Ed on the "dirt track" at the beginning of 1929, played his part well m assisting Southampton to gain such a high place on the championship ladder. Southampton's success was all the more creditable m view of the fact that their team included only two imported riders, whereas the "Wembley team had the services of a number of great riders from, various parts. Roger Frogley has captained Crystal Palace since 1928. His many notable successes include the "Star" trophy of 1929. Many sensational incidents m the course of his career included an extraordinary run of "events" m one day. ' During an afternoon speedway meeting he crashed, but recovered m time to rush off to act as best man at his brother's > wedding. Soon after this ceremony he was "m the air," but had not been there long before he was down .to earth again — crash No. 2 m the one day. That night, on his homeward journey, the motor-car m which he was travejling, hit a post, Frogley thus completing an unusual "hat trick." Just before leaving for New Zealand Roger Frogley and Jim. Kempster were 1 married. Both travelled by aeroplane to the place at which they were married. Their wives are accompanying them on the tour. "Squib" Burton is also accompanied by his wife. Norman Evans and George Greenwood have been very popular with the thousands of fans who • attend the Wembley Stadium, and they have contributed m good measure to the many thrills provided nightly on that famous track. Both have ridden for the "Lions" and the "Cubs" m inter-track contests, and both have had successes m championship, Evans capping a series of fine performances this season by winning a championship at Wembley. "Squib" Burton, needless to say, has some championships m his bag. His run of success has been extraordinary. In New Zealand, however, the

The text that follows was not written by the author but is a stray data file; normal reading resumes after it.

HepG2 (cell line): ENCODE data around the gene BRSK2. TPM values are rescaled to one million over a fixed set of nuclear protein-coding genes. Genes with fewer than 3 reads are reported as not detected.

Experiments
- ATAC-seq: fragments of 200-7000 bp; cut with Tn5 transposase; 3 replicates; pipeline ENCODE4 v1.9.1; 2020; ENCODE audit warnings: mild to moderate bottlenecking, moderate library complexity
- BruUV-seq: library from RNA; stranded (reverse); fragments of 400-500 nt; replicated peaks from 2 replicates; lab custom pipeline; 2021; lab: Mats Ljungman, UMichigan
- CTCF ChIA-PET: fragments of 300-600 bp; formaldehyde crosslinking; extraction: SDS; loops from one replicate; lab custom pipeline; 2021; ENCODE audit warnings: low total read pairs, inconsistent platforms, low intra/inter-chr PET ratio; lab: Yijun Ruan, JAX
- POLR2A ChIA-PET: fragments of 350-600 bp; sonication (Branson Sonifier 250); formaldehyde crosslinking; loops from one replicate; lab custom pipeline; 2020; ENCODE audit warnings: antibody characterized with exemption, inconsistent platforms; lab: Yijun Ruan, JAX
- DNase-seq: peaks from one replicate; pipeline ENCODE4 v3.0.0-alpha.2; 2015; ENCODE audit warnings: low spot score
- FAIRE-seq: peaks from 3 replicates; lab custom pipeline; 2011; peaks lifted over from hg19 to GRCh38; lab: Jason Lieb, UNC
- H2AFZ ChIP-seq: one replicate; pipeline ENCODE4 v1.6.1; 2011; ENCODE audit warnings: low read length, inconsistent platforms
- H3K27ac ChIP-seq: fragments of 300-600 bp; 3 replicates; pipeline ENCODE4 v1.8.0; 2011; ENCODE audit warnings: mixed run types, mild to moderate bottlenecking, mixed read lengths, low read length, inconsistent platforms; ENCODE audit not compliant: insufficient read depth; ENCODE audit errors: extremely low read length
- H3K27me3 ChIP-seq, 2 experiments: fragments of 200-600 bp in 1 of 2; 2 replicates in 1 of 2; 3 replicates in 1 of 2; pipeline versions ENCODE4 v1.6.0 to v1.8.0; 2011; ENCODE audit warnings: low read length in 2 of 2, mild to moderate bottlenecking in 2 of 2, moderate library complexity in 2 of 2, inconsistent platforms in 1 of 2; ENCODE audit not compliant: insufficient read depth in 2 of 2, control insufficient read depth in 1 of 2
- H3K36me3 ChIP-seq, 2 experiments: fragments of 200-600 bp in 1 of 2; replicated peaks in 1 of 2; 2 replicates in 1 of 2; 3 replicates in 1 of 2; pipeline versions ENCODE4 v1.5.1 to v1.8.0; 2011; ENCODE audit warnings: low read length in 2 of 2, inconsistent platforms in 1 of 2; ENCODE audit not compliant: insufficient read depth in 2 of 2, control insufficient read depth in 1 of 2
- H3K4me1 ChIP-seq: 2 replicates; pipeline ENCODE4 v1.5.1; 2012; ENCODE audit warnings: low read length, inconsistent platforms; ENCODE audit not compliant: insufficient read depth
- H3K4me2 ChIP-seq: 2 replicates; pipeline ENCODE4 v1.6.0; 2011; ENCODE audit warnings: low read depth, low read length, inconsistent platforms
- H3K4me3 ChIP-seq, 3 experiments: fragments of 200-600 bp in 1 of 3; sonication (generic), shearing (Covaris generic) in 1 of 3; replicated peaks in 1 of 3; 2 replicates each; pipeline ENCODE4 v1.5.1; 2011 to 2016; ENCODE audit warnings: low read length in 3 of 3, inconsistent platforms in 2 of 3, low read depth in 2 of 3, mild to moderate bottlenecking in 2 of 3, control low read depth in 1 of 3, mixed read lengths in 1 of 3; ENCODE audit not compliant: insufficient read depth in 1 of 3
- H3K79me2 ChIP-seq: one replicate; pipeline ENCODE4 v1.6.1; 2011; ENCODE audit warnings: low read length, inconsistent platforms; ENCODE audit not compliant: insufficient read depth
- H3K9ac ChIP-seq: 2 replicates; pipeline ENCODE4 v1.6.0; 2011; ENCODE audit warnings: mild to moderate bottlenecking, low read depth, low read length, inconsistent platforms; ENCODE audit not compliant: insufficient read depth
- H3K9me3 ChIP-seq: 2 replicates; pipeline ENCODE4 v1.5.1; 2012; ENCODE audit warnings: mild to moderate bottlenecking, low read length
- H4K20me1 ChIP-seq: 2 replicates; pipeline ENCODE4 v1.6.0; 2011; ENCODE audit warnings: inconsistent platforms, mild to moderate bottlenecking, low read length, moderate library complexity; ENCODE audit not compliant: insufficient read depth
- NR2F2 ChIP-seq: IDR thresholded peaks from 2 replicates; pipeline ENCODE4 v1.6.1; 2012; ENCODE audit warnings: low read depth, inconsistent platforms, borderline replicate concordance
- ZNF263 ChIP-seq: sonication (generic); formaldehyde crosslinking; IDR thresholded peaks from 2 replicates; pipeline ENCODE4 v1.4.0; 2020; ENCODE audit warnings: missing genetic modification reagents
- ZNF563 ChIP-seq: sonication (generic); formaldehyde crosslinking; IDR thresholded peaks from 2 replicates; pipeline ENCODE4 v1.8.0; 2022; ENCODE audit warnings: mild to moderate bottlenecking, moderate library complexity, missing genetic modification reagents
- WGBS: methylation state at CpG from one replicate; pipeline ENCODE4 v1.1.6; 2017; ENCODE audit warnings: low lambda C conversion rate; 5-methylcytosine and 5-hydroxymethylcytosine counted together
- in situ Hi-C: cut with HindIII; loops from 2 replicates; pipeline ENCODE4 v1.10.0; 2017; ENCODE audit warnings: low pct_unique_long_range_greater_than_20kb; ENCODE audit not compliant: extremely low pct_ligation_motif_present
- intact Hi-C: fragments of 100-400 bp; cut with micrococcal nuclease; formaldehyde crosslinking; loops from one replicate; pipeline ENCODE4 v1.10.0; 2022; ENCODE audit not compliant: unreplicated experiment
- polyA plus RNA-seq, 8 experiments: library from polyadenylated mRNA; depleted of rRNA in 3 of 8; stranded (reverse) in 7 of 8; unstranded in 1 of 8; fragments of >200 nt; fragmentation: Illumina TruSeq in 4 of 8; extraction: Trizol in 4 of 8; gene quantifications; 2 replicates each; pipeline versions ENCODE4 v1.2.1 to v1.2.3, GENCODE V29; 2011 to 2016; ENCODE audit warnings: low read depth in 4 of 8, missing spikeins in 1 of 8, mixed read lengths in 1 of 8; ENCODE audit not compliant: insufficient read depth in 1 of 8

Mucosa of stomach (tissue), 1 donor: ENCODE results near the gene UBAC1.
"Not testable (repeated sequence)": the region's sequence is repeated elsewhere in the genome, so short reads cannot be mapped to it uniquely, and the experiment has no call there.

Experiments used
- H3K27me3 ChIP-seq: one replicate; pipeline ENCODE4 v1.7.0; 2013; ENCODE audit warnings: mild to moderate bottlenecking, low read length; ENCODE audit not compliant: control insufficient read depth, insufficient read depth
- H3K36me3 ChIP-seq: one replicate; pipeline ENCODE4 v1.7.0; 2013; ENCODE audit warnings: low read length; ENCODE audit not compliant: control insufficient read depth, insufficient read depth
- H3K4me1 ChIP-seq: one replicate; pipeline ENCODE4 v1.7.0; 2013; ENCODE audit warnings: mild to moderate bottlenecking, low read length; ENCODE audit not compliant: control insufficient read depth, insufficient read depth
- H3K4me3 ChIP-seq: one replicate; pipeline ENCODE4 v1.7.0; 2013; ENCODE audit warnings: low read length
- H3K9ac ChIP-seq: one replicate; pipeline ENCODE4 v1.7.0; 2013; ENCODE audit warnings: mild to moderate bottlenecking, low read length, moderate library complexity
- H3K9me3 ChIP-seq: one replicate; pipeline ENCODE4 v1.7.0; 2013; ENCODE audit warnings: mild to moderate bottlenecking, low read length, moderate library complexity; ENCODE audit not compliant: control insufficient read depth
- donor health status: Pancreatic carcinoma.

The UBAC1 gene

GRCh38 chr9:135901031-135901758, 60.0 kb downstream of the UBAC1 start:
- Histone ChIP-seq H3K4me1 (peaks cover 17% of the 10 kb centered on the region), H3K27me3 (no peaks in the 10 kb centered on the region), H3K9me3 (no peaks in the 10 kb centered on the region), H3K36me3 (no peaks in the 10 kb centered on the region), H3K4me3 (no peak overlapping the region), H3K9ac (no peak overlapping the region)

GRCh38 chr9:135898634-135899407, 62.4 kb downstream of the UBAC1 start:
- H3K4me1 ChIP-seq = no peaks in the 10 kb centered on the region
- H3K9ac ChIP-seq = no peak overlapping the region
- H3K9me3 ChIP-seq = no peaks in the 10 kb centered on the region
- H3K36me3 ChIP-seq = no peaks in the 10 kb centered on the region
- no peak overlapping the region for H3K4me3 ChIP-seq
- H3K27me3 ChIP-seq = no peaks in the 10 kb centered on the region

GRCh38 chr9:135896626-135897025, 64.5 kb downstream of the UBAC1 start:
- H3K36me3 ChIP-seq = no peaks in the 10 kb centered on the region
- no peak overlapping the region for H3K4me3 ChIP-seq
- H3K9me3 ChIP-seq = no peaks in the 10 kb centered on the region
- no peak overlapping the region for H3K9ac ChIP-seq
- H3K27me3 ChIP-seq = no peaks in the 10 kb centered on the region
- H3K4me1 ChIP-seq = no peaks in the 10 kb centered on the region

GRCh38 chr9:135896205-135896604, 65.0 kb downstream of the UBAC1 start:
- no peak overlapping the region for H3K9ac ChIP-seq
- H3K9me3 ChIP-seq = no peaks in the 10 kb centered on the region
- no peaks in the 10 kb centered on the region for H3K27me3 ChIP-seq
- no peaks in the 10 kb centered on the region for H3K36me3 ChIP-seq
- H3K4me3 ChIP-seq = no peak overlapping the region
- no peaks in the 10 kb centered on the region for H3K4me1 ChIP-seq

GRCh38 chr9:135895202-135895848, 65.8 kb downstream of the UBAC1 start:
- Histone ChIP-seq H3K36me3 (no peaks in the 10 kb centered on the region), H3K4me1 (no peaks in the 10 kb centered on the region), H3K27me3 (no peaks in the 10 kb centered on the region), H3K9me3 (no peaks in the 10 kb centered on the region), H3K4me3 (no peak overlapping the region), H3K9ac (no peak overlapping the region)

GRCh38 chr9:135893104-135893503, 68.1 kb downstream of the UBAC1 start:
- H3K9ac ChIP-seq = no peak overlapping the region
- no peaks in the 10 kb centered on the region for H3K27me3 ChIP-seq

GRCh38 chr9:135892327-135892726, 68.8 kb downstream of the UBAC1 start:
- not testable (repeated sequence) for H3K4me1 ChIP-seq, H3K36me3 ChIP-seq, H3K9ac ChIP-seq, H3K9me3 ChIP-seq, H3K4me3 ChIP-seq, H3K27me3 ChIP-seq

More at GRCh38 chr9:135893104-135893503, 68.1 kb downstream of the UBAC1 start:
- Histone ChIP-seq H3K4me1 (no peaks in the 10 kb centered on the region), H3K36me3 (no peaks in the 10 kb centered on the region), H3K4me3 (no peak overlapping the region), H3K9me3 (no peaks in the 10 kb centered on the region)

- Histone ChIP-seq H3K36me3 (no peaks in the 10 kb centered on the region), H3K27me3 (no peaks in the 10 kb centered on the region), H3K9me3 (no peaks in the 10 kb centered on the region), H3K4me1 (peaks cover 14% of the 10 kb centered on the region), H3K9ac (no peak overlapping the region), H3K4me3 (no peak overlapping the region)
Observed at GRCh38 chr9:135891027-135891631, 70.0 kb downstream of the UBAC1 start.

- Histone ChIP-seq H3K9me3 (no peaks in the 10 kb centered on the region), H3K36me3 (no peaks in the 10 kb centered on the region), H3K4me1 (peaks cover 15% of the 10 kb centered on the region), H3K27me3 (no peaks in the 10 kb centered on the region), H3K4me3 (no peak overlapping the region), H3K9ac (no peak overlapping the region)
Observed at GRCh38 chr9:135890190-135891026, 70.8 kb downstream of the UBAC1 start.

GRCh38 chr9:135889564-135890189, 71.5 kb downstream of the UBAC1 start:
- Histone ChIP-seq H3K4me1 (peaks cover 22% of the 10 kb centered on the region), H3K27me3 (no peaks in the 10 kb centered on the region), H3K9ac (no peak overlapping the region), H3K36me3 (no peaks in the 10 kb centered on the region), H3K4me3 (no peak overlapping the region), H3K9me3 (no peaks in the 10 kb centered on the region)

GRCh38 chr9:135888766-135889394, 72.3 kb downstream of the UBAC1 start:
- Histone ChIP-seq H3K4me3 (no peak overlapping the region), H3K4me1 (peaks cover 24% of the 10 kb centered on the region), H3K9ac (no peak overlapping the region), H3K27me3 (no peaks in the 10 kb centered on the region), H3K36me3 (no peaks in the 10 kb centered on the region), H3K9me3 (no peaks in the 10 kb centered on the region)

visitors will by no means have things all their own way, as the local talent is improving every meeting, and one or two men may already fairly claim to be m the first flight. Alf. Mattson, the N.Z. champion, is showing better form than ever at Auckland this season, and Kilmister is fast coming back to his old dash on the Wellington track. Harry Msmgham is a. spectacular rider m Dunedij*, and is a hard man to head on any track. In addition there is a galaxy of stars from Australia competing here, ami these men are good enough to make the Englishmen go their hardest. Auckland has Bishop and Anderson (Queensland) and the former is one of the fastest and cleverest riders seen here. Anderson has had stiff luck with his machine so far, but now this is overr come some fireworks may be expected from him, as he is reputedly a faster man than even Bishop. . Bishop and Anderson will also have a go at the visitors at; Palmerston North. , Wellington has Hale, Buchanan and Stevens, all top-notch riders. The latter is a particularly classy performer, with Australian track AW. Mattson records to his credit. Dunedin has "Daredevil" Durkin, and Hamburger. Durkin is only now getting a proper hold of the New Zealand tracks, and he is fast coming into the form which made for him such a distinctive nickname. v t New Zealand should also have a strong hand m the Test. On present form Mattson and Kilmister are certainties, with Bray (Auckland) ,, Wilkinson and Tonka (Wellington), and Mangham and one, or two. other Dunedin riders well m the running. There is sure, to be keen, competition for places m the team, and this m itself will ginger up the riding locally. Altogether a very prime season seema to be m store for the speedway fans.
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FOR THRILLS IN BROADSIDING, NZ Truth, Issue 1306, 22 December 1930
FOR THRILLS IN BROADSIDING NZ Truth, Issue 1306, 22 December 1930